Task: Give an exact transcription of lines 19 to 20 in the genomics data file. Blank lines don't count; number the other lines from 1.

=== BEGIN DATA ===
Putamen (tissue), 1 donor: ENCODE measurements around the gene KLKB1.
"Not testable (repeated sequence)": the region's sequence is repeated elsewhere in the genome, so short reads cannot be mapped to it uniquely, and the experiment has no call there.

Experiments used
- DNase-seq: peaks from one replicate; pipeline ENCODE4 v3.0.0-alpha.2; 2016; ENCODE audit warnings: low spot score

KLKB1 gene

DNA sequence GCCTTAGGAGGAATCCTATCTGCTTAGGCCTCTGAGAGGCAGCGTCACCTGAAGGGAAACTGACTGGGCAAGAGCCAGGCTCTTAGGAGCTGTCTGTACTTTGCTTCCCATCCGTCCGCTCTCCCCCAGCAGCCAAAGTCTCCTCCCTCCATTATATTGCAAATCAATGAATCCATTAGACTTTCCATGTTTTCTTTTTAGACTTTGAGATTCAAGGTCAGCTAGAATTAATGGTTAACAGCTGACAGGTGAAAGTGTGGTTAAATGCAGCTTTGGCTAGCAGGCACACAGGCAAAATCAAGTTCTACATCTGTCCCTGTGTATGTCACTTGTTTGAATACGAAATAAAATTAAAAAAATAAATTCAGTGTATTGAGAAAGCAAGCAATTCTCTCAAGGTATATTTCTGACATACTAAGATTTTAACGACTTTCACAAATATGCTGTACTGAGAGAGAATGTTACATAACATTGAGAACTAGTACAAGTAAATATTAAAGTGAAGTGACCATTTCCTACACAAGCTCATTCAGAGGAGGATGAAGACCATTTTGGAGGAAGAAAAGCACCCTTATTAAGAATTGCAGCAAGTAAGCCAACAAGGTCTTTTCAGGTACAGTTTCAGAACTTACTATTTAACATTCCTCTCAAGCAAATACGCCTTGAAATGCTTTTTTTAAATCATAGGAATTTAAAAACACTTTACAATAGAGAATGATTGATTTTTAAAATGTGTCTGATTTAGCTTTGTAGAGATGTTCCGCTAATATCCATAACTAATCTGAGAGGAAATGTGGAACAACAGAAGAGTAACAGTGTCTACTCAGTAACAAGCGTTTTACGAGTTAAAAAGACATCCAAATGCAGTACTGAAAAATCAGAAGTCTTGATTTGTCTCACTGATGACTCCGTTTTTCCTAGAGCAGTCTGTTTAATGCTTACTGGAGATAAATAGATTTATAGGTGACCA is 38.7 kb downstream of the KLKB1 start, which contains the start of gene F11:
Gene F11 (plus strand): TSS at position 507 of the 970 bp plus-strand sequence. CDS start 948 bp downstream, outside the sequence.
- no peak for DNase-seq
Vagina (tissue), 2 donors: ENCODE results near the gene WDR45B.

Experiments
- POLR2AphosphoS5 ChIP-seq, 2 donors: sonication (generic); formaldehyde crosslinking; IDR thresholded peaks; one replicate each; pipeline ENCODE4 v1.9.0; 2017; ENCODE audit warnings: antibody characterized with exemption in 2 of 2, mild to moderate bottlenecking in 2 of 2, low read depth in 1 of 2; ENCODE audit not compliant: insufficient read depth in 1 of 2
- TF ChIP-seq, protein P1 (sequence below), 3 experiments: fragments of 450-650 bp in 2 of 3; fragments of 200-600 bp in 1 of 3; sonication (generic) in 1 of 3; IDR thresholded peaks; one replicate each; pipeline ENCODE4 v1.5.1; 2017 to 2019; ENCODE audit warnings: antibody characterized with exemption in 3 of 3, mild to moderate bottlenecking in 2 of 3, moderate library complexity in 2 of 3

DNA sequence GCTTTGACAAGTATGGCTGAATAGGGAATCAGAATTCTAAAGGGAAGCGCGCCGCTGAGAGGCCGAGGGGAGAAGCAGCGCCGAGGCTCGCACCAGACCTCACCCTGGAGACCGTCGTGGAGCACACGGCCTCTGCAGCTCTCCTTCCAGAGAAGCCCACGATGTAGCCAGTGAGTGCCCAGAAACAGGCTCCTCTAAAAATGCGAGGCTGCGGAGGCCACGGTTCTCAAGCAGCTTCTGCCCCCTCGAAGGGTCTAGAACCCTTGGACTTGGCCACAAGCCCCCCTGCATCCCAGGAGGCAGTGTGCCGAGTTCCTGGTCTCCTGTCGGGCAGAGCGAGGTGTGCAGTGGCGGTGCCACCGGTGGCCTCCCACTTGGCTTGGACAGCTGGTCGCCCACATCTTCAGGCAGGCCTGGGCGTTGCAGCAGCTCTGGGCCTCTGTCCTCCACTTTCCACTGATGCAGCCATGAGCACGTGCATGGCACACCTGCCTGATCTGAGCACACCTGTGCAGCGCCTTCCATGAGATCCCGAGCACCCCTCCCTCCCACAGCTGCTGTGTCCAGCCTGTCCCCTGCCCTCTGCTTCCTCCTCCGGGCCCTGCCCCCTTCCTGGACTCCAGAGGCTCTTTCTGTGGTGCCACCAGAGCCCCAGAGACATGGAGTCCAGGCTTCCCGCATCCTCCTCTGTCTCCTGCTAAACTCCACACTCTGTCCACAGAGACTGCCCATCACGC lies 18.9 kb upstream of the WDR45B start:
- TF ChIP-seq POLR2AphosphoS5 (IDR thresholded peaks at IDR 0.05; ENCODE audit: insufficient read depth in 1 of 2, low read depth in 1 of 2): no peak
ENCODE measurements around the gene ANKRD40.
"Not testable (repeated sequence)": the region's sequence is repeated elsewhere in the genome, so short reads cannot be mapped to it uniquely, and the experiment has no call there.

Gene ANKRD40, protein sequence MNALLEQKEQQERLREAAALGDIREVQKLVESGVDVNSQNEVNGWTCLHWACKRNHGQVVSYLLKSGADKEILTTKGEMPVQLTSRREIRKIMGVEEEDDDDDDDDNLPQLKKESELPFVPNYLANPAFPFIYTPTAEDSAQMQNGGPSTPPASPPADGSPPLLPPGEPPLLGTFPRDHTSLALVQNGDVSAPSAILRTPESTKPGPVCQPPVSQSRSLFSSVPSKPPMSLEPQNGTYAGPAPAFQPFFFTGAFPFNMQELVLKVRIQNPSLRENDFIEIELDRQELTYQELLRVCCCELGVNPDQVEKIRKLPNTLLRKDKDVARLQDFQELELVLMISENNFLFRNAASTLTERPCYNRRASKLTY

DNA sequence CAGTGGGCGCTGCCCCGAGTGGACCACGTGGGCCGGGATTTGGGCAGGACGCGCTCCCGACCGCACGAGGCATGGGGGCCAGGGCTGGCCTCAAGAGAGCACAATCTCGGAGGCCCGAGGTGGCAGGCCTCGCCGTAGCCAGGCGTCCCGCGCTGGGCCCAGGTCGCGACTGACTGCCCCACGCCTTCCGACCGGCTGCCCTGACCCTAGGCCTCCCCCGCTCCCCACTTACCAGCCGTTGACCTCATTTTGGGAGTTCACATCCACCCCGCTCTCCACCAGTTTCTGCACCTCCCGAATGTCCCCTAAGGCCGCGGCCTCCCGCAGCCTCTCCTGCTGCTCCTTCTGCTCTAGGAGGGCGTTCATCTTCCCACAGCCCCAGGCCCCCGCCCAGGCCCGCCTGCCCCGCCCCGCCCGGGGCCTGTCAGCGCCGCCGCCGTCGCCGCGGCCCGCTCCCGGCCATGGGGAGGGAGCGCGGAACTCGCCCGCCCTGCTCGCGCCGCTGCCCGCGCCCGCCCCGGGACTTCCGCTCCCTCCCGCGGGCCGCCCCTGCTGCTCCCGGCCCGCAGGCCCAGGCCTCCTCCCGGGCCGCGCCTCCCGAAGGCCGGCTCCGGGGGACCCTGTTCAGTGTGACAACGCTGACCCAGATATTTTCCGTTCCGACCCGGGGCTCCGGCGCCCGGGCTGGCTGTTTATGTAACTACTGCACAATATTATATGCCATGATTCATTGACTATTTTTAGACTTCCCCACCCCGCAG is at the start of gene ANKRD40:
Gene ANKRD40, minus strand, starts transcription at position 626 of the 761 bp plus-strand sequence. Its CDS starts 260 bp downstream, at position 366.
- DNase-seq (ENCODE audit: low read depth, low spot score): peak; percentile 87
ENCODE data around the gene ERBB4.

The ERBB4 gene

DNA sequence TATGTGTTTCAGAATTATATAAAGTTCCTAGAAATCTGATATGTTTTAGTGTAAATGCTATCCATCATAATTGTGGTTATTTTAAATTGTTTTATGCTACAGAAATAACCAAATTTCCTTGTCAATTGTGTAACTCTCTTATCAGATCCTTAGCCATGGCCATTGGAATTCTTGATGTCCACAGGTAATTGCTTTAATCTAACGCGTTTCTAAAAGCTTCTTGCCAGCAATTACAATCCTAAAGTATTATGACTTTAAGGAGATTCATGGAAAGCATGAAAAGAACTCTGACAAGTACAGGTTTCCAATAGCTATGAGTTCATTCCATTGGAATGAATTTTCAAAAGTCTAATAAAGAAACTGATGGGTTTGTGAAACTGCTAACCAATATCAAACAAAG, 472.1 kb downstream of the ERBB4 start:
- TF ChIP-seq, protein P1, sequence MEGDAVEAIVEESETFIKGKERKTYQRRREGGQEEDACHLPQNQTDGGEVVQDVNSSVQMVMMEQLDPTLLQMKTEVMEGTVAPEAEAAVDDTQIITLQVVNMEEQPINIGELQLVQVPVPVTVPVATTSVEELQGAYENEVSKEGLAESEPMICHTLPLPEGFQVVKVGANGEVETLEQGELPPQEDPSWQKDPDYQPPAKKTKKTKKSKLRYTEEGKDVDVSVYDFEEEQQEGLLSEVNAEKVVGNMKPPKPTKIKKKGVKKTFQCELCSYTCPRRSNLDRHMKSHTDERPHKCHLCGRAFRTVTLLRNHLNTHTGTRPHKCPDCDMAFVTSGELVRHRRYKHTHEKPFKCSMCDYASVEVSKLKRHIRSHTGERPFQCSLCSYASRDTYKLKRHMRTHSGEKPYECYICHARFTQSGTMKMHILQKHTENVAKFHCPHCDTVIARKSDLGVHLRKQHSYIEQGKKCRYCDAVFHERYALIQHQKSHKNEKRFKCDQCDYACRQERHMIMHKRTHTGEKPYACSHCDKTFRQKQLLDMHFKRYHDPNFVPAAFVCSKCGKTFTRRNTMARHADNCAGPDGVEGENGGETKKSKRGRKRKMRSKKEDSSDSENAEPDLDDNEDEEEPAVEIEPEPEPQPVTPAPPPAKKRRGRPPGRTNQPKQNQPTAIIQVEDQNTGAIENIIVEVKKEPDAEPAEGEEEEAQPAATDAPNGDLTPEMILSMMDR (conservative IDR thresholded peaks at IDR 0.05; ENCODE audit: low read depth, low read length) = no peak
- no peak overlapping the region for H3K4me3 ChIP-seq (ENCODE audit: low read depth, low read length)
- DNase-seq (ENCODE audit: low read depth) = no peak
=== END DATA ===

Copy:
Gene ANKRD40, minus strand, starts transcription at position 626 of the 761 bp plus-strand sequence. Its CDS starts 260 bp downstream, at position 366.
- DNase-seq (ENCODE audit: low read depth, low spot score): peak; percentile 87